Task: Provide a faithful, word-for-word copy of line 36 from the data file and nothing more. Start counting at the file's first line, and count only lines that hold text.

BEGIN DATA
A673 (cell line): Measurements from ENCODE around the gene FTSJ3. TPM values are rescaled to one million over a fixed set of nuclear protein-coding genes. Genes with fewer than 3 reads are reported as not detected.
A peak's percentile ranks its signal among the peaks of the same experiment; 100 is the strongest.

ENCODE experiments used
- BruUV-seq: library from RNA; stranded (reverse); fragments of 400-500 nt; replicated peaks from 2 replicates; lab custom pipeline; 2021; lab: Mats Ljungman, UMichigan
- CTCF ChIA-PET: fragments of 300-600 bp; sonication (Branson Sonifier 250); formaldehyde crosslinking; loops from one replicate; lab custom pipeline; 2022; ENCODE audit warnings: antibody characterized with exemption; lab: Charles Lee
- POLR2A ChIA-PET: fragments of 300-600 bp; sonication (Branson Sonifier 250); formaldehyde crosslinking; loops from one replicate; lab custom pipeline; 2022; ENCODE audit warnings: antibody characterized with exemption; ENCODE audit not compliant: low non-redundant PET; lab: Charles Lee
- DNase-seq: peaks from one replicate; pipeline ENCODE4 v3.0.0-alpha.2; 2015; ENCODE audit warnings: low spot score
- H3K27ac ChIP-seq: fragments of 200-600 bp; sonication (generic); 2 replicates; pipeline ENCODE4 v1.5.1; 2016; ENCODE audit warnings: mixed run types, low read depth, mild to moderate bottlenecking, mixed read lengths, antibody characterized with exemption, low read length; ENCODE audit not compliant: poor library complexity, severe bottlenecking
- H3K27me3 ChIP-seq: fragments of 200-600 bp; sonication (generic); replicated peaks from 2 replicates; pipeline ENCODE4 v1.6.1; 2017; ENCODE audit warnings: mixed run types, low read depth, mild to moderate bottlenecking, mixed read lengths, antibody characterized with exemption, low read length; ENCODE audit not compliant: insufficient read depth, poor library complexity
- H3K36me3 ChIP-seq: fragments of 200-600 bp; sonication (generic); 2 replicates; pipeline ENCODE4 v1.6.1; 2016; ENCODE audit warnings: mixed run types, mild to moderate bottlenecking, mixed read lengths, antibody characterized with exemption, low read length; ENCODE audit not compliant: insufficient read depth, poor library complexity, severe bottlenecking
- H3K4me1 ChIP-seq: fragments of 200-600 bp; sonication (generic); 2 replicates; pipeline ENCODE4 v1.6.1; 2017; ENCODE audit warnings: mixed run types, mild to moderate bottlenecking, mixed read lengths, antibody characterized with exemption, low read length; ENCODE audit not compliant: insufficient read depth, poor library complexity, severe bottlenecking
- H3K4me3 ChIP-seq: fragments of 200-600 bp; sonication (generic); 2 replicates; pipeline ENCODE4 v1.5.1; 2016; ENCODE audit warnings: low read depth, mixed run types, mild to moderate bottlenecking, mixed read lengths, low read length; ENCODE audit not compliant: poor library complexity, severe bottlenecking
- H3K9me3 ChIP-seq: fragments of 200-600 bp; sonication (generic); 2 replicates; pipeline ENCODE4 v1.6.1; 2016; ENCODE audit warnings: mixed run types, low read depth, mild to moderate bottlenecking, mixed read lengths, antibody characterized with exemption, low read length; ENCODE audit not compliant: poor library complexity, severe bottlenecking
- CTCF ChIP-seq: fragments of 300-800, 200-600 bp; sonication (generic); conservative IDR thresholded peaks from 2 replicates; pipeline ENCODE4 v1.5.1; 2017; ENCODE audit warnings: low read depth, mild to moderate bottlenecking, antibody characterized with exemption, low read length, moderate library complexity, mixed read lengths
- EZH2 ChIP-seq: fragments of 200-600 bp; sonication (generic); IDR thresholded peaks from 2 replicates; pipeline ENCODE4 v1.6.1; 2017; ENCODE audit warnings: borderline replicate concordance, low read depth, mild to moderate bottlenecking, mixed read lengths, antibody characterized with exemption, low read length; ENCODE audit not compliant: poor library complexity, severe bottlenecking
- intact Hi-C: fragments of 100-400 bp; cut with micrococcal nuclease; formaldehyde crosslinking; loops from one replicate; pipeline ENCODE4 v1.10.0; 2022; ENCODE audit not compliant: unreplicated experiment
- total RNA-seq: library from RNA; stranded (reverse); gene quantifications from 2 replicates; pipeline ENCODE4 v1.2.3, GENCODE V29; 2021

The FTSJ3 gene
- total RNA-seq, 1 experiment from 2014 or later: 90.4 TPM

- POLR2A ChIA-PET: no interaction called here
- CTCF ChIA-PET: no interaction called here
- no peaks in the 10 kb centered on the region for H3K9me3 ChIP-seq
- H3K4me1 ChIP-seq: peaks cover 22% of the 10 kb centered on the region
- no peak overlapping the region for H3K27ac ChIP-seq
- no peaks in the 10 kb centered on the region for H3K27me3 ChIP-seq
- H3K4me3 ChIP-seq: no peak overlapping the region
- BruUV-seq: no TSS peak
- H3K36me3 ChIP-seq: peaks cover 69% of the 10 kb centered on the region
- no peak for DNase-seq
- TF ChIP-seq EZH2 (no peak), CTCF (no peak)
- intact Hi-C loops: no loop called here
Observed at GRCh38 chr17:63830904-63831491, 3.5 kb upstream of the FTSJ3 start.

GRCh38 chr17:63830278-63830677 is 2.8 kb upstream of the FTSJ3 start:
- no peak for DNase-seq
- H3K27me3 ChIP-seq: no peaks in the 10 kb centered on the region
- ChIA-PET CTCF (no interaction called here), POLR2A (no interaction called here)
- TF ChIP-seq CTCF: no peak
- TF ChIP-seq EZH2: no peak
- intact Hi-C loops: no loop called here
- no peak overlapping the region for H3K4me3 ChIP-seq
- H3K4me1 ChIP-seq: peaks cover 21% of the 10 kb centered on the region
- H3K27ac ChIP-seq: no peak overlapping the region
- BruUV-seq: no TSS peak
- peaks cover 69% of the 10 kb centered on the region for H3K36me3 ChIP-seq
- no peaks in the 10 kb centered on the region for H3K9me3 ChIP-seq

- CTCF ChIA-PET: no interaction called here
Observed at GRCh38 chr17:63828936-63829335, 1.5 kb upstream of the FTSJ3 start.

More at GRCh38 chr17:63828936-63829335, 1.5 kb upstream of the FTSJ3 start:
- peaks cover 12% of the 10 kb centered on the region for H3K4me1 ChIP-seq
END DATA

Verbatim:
- ChIA-PET CTCF (no interaction called here), POLR2A (no interaction called here)